Each winning project will receive a $500 a stipend to attend the AIA Conference on Architecture in Las Vegas this June, where the winning projects will be on display. Each winning student will also be offered a paid summer internship at a firm that specialize in sustainable design.

This year's jury was made up of Mary Demro of Montana State University; David Dowell, AIA, of El Dorado; Bradford Grant of Howard University; and Matthew Noblett, AIA, of Behnisch Architekten/Partners.

The 2018/2019 ACSA/AIA COTE Top 10 for Students Winners

Interior Design Media
An 800-strong crowd of esteemed design professionals convened at New York’s Cipriani Wall Street today for the AIANY Honors and Awards Luncheon, celebrating paradigm-shifting architecture projects and industry notables. The annual program provides an opportunity not only to recognize top talent but also to raise money for the organization—this year an impressive $400,000. Among the thought leaders lauded at the sold-out event were Interior Design’s own Editor in Chief, Cindy Allen (@thecindygram), who received the Stephen A. Kliment Oculus Award for her journalistic contributions to the field; previous recipients include Pulitzer Prize–winning critic Inga Saffron (@good_eye_architecture) and Dutch photographer Iwan Baan (@iwanbaan).

Chapter president Hayes Slade emceed the 90-minute presentation. Her opening speech touted the importance of cross-disciplinary dialogue and breaking down silos. Contrary to the oft-perpetuated cult-of-personality narrative, “great design is not solely an individual pursuit,” she acknowledged, pointing out that today’s three honorees—all women—were “models of community-building.” She introduced Allen as one who embodies values of collaboration, creativity, and congeniality. “Cindy is one of our profession’s fiercest and most influential advocates,” Hayes said. “To call her passionate and driven is an understatement.”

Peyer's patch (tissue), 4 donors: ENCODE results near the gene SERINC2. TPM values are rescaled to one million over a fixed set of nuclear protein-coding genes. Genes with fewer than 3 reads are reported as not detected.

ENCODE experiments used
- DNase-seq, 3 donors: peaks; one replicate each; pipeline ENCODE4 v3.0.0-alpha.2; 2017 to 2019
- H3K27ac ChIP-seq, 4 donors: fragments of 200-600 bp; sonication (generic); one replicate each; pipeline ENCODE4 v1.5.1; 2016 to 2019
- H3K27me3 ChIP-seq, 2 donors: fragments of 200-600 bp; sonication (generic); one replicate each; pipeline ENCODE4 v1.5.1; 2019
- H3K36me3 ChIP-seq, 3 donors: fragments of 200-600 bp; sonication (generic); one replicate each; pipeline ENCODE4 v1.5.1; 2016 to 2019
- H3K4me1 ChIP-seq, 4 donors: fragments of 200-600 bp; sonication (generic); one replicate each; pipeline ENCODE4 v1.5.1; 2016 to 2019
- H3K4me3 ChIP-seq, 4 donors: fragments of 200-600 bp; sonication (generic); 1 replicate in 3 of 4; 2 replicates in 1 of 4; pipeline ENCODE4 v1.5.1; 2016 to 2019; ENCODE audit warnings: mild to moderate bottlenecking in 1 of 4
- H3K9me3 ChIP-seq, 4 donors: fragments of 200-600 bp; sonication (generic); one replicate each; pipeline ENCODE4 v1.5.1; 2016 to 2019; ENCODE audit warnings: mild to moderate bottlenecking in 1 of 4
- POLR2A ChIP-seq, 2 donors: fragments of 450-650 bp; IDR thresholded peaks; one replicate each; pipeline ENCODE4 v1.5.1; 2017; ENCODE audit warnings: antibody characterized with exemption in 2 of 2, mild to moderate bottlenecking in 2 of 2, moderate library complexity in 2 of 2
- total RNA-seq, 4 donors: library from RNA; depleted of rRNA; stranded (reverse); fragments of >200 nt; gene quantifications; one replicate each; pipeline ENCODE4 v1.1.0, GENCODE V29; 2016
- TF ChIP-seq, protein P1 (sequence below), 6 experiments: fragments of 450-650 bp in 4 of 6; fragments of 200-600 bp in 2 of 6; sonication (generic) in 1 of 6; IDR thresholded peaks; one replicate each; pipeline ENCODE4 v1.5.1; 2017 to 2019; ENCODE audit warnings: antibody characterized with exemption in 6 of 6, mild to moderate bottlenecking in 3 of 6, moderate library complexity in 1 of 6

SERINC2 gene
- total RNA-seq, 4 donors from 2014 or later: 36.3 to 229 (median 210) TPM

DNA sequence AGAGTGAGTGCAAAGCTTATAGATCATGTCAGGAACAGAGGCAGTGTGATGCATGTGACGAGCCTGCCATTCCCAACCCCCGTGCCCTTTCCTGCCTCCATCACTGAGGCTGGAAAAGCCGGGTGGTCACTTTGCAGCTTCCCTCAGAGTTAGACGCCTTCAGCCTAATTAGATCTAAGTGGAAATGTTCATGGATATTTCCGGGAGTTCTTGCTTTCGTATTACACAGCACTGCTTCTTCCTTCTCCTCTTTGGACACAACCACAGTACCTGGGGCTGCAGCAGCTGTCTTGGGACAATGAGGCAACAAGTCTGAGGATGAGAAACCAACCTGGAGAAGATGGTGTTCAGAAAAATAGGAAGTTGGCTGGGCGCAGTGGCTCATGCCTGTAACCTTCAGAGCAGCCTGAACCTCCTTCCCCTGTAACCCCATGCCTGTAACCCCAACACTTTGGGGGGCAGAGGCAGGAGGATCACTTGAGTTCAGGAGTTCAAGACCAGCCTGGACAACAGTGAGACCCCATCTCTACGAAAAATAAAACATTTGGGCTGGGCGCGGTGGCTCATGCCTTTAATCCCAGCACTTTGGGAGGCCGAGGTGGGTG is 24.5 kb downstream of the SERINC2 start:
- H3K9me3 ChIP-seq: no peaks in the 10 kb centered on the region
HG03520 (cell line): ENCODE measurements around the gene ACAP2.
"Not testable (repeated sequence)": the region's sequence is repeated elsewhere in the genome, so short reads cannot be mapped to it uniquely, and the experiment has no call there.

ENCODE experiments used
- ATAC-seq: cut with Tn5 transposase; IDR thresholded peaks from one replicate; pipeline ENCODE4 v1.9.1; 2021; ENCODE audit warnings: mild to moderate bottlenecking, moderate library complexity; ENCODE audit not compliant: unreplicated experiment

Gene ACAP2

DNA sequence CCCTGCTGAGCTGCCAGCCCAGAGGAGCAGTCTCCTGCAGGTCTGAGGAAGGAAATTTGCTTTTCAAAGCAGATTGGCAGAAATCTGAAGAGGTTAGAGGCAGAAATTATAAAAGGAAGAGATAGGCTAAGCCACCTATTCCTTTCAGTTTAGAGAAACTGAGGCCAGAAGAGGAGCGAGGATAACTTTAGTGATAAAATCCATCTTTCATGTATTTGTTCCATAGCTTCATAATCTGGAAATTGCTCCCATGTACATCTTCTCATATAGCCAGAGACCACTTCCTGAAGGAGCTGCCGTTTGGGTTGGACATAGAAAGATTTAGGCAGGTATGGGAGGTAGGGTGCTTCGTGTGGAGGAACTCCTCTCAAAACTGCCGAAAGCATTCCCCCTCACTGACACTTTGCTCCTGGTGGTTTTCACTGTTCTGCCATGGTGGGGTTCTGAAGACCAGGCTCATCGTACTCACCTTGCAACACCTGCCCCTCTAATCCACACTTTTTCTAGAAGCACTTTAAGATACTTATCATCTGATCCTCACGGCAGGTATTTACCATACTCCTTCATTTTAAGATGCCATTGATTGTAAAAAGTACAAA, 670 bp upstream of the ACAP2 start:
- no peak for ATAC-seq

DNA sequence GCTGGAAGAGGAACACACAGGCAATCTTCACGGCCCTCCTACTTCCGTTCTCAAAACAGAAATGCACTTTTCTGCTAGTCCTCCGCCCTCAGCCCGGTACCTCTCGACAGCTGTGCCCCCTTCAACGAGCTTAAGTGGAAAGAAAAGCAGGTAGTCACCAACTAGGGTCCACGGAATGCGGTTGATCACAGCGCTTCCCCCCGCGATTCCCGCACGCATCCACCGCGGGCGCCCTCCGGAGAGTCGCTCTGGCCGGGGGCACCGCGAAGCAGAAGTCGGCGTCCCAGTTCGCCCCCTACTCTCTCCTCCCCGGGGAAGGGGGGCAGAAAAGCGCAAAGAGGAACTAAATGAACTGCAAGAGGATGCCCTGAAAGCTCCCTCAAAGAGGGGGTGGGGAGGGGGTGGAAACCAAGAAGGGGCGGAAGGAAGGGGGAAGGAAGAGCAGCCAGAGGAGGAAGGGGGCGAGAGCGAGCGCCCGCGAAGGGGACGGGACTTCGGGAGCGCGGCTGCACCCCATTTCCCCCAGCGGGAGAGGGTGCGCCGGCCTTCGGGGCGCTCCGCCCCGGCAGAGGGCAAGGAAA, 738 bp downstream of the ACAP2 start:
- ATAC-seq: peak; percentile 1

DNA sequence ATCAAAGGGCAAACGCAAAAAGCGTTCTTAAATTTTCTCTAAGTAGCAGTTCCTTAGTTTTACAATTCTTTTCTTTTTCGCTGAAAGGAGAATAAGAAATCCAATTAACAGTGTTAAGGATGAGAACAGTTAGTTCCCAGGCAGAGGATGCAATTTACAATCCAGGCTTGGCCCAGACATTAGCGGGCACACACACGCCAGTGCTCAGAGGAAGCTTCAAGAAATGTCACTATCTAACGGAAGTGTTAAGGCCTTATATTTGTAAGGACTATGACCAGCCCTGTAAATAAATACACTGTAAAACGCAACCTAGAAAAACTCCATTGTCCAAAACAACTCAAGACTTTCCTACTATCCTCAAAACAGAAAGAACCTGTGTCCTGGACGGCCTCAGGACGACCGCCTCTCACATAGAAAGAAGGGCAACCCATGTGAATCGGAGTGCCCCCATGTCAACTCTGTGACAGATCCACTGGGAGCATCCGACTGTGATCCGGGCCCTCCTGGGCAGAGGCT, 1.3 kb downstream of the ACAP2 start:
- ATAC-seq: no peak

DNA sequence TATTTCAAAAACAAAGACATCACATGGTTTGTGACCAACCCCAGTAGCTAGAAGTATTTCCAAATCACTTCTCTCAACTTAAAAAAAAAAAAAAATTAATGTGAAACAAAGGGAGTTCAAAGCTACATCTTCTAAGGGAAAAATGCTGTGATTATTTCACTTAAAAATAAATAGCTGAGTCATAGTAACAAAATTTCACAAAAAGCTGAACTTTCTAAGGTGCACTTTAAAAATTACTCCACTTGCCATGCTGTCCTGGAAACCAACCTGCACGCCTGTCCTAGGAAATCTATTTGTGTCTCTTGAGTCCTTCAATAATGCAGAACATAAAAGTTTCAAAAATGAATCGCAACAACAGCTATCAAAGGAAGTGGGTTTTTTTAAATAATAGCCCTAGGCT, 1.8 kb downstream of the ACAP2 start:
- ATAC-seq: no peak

Allen, for her part, divulged she was “surprised and delighted” to have been chosen for the AIA honor, especially in light of her disciplinary agnosticism: In picking projects for coverage in the magazine—an estimated 40,000 during her 20-year tenure— she noted, “I’ve never cared a hoot if it was architecture or interior design!” Allen championed the power of moral goodness, positivity, and community-mindedness to further the profession and solve the world’s most pressing design challenges.

The ceremony culminated in a presentation of the Medal of Honor to Interior Design Hall of Fame member Deborah Berke, whom Slade applauded for her “openly collaborative approach” to architecture. In a poetic speech that matched the clarity and authenticity of her design work, Berke highlighted the importance of what she calls “built-environment social justice”—a sentiment echoed by Award of Merit and housing equality advocate Rosanne Haggerty—but also, in equal measure, beauty.

An exhibition showcasing the Design Award–winning projects, culled from more than 330 submissions, opens tonight at the Center for Architecture and runs through June 27. Notable projects include Mitchell Giurgola’s New York University 370 Jay Street, winner of the brand-new Sustainability category, and Best of Competition winner Tata Consultancy Services, Banyan Park, by Tod Williams Billie Tsien Architects | Partners.